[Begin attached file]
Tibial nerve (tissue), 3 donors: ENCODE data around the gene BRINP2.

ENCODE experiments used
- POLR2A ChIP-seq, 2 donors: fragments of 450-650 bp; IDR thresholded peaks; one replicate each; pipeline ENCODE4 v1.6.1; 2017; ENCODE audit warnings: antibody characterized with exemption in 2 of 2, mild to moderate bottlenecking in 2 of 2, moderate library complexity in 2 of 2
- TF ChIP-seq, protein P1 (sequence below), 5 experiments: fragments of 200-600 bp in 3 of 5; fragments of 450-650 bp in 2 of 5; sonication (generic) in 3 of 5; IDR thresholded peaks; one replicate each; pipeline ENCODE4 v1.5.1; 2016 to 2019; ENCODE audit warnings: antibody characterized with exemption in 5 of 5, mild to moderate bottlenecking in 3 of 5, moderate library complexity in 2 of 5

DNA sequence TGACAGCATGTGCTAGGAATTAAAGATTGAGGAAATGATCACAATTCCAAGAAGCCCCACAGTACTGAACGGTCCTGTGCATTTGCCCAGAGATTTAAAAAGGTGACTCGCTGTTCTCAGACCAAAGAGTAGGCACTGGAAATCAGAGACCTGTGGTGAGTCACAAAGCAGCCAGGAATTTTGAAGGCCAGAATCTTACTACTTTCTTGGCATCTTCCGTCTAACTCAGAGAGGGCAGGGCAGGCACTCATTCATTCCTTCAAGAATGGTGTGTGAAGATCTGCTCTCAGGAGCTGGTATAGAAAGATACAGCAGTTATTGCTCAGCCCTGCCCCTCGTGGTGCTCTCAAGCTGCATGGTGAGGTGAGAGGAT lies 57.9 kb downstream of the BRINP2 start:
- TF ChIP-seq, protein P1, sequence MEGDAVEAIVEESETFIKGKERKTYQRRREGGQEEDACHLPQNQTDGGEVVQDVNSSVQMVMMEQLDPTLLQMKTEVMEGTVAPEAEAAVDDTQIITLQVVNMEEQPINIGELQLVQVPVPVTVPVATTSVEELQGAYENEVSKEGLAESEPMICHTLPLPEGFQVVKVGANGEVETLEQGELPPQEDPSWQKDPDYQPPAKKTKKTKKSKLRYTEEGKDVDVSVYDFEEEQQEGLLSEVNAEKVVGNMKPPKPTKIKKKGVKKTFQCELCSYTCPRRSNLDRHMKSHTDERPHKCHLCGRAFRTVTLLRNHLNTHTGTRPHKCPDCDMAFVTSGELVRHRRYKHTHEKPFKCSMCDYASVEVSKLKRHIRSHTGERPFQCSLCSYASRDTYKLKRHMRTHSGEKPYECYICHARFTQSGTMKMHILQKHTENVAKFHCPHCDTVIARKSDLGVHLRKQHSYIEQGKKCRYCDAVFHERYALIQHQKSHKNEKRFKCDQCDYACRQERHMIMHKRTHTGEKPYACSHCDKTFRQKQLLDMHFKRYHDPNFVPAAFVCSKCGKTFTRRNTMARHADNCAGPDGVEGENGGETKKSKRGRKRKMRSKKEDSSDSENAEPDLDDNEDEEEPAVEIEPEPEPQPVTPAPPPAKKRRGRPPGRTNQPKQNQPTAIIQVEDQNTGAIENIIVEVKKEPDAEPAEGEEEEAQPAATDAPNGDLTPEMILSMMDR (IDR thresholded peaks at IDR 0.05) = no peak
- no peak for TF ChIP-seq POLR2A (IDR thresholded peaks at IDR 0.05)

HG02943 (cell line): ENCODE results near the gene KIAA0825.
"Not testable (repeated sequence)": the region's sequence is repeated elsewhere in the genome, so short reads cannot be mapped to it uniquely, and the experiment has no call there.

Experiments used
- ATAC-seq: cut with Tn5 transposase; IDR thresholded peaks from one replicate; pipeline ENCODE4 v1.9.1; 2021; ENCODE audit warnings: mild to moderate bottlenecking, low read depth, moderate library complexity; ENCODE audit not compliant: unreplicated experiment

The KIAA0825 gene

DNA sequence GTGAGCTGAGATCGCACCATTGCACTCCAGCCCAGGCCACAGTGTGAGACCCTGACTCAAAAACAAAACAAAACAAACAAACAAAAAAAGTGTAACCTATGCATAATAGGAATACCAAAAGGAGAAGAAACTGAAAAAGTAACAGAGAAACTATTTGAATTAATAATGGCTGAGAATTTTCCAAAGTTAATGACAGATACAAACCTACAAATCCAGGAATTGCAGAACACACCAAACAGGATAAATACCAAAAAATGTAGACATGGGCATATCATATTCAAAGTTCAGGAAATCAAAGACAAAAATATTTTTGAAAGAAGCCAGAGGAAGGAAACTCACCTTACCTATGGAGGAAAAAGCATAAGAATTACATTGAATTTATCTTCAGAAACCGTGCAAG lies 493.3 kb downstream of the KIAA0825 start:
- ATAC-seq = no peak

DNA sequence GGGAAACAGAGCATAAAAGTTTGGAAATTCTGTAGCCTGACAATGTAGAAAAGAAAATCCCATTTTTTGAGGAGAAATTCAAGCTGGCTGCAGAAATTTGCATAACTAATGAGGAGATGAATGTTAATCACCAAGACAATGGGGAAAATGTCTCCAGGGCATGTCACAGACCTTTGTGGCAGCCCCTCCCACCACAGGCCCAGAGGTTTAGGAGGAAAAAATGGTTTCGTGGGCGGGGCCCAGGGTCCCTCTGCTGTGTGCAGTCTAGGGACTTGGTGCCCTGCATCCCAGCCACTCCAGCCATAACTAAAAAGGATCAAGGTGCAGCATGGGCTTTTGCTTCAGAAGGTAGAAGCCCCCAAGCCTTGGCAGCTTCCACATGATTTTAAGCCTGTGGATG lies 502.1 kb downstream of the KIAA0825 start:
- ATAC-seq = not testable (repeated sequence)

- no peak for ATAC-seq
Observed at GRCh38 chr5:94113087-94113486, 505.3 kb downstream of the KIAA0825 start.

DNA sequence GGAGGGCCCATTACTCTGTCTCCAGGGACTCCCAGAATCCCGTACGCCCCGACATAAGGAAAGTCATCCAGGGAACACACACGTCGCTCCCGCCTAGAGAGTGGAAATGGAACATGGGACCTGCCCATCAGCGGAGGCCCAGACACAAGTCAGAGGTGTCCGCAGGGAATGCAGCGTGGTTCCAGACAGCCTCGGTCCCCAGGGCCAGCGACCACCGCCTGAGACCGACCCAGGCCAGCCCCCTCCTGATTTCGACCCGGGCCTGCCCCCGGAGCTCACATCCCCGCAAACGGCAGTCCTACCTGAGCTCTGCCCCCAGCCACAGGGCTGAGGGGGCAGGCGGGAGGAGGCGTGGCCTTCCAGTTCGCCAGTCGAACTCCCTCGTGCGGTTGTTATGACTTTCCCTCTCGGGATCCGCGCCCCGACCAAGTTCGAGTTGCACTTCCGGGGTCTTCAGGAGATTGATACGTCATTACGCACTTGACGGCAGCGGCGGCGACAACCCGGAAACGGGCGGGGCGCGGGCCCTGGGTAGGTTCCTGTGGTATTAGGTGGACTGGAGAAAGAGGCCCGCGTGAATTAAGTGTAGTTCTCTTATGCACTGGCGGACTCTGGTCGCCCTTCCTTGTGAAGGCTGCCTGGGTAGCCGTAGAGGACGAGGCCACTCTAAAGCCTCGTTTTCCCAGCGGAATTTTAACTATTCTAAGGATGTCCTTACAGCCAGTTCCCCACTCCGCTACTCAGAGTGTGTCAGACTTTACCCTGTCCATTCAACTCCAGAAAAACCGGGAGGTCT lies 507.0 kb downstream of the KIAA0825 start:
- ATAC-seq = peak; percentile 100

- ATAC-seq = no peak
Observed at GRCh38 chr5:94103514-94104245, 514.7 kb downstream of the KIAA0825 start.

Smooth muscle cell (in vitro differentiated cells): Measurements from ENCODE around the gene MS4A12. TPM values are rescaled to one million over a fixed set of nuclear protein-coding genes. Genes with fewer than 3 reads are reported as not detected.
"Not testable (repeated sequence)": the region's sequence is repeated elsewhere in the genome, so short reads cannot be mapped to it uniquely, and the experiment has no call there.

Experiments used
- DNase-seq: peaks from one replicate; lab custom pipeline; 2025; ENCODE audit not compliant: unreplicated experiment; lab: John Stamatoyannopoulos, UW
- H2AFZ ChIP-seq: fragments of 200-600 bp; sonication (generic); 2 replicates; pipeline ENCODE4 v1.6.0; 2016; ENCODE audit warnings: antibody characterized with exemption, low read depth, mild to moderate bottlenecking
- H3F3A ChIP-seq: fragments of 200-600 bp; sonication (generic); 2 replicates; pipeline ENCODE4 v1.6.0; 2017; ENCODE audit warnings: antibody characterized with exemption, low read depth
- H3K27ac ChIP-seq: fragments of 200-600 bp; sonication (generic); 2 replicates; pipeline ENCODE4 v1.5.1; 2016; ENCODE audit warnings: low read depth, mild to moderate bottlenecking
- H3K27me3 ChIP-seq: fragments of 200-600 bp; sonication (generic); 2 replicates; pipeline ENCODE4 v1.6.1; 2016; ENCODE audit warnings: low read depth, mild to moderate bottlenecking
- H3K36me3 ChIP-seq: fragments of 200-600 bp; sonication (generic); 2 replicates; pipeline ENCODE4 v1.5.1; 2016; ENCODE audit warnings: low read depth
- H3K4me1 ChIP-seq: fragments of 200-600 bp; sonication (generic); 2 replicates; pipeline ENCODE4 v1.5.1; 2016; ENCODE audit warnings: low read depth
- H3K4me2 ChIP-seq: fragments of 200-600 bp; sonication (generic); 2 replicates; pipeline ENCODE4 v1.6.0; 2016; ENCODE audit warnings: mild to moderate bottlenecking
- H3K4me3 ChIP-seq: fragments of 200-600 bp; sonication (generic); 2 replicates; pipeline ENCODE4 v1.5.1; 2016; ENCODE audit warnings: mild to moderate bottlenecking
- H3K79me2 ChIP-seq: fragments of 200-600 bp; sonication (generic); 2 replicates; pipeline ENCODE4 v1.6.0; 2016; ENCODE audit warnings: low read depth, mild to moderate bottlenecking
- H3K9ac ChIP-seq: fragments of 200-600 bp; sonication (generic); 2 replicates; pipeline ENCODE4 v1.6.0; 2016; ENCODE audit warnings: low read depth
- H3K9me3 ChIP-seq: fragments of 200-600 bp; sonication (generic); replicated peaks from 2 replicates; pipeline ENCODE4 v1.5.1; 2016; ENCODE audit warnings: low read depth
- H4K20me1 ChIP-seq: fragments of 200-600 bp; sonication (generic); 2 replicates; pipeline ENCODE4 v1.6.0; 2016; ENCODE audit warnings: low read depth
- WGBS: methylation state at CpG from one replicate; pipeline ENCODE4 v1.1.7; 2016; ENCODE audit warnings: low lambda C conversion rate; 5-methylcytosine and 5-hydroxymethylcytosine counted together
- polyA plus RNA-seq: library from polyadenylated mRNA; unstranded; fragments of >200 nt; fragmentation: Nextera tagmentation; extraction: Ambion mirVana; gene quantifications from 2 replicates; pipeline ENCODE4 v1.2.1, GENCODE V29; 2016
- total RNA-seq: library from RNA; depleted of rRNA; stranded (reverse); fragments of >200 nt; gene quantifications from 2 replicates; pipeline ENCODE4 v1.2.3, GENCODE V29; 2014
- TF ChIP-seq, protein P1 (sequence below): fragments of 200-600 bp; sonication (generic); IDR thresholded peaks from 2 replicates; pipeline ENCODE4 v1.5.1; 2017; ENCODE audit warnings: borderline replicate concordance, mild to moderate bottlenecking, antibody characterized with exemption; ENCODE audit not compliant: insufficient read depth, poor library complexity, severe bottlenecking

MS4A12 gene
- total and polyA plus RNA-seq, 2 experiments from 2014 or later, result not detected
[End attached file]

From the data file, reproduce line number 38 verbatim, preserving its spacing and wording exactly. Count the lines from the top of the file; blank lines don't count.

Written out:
- H4K20me1 ChIP-seq: fragments of 200-600 bp; sonication (generic); 2 replicates; pipeline ENCODE4 v1.6.0; 2016; ENCODE audit warnings: low read depth